Cuts in the space program cause the agency to rethink its role.
Much to the chagrin of any kids who grow up idolizing astronauts, the start of the 21st century has marked an era of cutbacks for NASA. The space shuttle program shut down in 2011. A year later, Congress trimmed NASA’s overall budget appropriation by $648 million. Now that the Constellation
program has lost its funding, prospects look bleak for sending astronauts back to the moon. In 1980, the United States had 100 percent of the global rocket launch capability. That share dropped to zero several years ago, but is
now inching back up, thanks to private space flight.
The dismal outlook is a far cry from the heady days of the 1960s. It was then, just three years after NASA was created in 1958, that President John F. Kennedy issued his famous directive declaring that by the end of the decade the United States would send a man to the moon and bring him home safely.
NASA has radically scaled back, but space travel survives. How? In the face of fiscal constraints, the agency has changed its role. For the United States, space exploration is evolving from a
government-led venture to a rich collaboration with the private sector.
As NASA has reduced its commitments, a dynamic private sector space ecosystem has sprung up vigorously into the void, and with the agency’s strong support. Richard Branson’s Virgin Galactic,
for example, is developing a spacecraft to launch tourists into orbit and facilitate at least $4.5 million in NASA research contracts, prompting New Mexico to build a $209 million spaceport. Blue Origin, led by Amazon.com founder and chief executive Jeff Bezos, is developing space vehicles designed to launch and land on retractable legs. A startup called NanoRacks helps scientists who need zero-gravity environments transport their experiments to the International Space Station.
Many other companies, including Orbital Sciences, XCOR Aerospace, and Boeing, are testing vehicles for space travel. NASA is helping Moon Express Inc. develop robots to search the moon for precious metals. XCOR Aerospace is developing a two-seater Lynx vehicle to shuttle passengers to space for $95,000 a trip. Space Adventures has already sent seven people to the International Space Station from a Soviet-era launch facility in Kazakhstan.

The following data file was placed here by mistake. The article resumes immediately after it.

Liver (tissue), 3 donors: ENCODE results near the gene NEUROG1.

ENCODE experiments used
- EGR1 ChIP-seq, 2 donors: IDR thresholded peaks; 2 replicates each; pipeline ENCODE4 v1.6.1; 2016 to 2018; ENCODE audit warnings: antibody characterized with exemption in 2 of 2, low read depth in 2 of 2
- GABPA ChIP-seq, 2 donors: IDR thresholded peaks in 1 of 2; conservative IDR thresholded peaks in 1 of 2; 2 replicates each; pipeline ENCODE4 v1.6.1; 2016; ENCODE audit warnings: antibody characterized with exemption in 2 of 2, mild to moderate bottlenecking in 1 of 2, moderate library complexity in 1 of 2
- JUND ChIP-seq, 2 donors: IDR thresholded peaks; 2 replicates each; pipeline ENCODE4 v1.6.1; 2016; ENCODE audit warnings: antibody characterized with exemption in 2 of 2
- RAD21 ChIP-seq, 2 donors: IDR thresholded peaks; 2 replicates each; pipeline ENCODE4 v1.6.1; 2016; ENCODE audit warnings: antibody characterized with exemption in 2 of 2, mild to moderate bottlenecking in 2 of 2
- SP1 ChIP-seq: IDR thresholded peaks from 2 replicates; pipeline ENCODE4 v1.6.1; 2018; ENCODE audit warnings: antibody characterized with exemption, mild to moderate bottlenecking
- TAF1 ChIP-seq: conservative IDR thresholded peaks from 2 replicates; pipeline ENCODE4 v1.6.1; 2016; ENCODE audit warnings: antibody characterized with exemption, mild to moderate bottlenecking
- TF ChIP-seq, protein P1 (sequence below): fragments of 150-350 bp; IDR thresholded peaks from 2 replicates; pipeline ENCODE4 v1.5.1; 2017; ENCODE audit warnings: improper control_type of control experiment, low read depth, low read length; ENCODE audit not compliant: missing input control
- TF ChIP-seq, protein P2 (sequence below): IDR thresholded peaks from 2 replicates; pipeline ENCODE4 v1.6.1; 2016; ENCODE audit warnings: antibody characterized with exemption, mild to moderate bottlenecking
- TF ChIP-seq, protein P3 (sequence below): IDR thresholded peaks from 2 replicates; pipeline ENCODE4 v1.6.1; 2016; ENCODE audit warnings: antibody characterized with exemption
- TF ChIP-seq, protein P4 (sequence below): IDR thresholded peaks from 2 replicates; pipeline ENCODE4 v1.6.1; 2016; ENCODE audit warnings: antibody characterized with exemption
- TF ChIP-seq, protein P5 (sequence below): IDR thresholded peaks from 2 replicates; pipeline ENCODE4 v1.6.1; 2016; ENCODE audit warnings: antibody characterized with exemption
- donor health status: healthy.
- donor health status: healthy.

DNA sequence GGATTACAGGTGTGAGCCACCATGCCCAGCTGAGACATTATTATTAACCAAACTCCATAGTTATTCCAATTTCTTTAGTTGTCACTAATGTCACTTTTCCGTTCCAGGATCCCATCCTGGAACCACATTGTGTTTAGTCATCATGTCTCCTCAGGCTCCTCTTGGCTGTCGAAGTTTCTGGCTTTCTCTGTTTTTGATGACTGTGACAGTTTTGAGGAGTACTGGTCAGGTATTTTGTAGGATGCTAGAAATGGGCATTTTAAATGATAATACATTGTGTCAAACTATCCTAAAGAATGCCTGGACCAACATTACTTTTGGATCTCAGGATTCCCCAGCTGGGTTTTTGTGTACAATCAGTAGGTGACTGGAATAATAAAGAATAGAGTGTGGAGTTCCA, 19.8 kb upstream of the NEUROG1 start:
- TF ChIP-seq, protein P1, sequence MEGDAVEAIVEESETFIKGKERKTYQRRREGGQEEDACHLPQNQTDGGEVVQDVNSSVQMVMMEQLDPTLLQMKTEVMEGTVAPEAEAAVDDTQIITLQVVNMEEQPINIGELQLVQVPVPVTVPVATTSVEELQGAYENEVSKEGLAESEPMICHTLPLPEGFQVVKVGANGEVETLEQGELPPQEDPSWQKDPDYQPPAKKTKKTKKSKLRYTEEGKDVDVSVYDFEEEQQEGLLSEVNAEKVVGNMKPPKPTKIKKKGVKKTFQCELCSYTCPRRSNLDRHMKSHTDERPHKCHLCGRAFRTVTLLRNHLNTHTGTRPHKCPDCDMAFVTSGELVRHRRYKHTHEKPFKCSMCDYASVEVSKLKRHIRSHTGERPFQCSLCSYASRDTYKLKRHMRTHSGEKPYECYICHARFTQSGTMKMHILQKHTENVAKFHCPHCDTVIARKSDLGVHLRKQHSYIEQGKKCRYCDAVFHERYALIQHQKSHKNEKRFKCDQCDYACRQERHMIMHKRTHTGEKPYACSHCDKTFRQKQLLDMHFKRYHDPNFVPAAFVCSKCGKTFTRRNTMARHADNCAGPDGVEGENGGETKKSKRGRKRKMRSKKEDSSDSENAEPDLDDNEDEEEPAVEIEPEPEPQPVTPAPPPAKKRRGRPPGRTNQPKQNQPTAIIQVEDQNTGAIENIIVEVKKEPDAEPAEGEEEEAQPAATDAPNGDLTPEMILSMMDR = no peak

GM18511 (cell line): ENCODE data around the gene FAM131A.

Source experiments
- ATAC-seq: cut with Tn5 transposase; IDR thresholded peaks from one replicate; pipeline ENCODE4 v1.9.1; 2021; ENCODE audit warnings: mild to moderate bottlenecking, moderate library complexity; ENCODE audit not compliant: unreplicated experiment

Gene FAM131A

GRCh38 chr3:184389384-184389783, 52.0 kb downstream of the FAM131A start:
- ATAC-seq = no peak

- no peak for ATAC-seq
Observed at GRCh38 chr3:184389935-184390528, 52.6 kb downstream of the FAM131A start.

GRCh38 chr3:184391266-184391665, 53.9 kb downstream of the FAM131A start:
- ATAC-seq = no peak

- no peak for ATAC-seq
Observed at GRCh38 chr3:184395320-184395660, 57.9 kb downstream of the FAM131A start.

One of the most interesting players in the new space ecosystem is SpaceX, of Hawthorne, Calif. SpaceX has more than $3 billion in contracts for more than 30 launches, including $1.6 billion from NASA. Its unmanned Dragon capsule docked on the space station in May 2012, in what was likely one of many supply runs to come.
Launched in 2002 by Elon Musk, the co-founder of PayPal and Tesla Motors, SpaceX intends to vastly reduce the cost of space ventures. “Today it costs over a billion dollars for a space shuttle flight,” Musk says. “The cost . . . is fundamentally what’s holding us back from becoming a space traveling civilization and ultimately a multiplanet species.”
Surprisingly, NASA feels no sense of rivalry with these emerging space entrepreneurs. “We have an enlightened self-interest in seeing the industry players do well,” explains Joe
Parrish, NASA’s deputy chief technologist. Not only has the agency welcomed the new players in space, but it has also radically reengineered its own business model to take advantage of outside innovation. This approach sets NASA apart from most other government agencies
“Partnering with U.S. companies such as SpaceX to provide cargo and eventually crew service to the International Space Station is a cornerstone of the president’s plan for maintaining America’s leadership in space,” says John P. Holdren, assistant to the president for science and technology. “This expanded role for the private sector will free up more of NASA’s resources to do what NASA does best—tackle the most demanding technological challenges in space, including those of human space flight beyond low Earth orbit.”
NASA shows how an organization can nimbly adapt to resource constraints, offering the following lessons for agencies shifting roles within their fields:
n Instead of seeing new entrants as a threat, consider potential win-win scenarios that also yield public value.
n Support the development of platforms and exchanges that enable different providers to work together toward solving the big problems that affect everyone. You can’t begin to think about ways to combine capabilities with partners unless you know who they are and their specialties, a process that platforms can simplify.
n Get creative about the resources you can bring to the emerging ecosystem and that will provide a springboard for solutions. Perhaps it is funding, or convening a multidisciplinary team of wavemakers or something as simple as physical space for early-stage innovators to experiment side by side.
Pooling these disparate resources will reinforce that there’s more support available for problem-solving than one solitary approach. This awareness boosts not only your organization’s morale, but also the chance of reaching a solution.
William D. Eggers, leader of public sector research at Deloitte, and Paul Macmillan, the global public sector leader for Deloitte Touche Tohmatsu, are the authors of The Solution Revolution: How Business, Government, and Social Enterprises are Teaming up to Solve Society’s Toughest Problems (Harvard Business Press, 2013).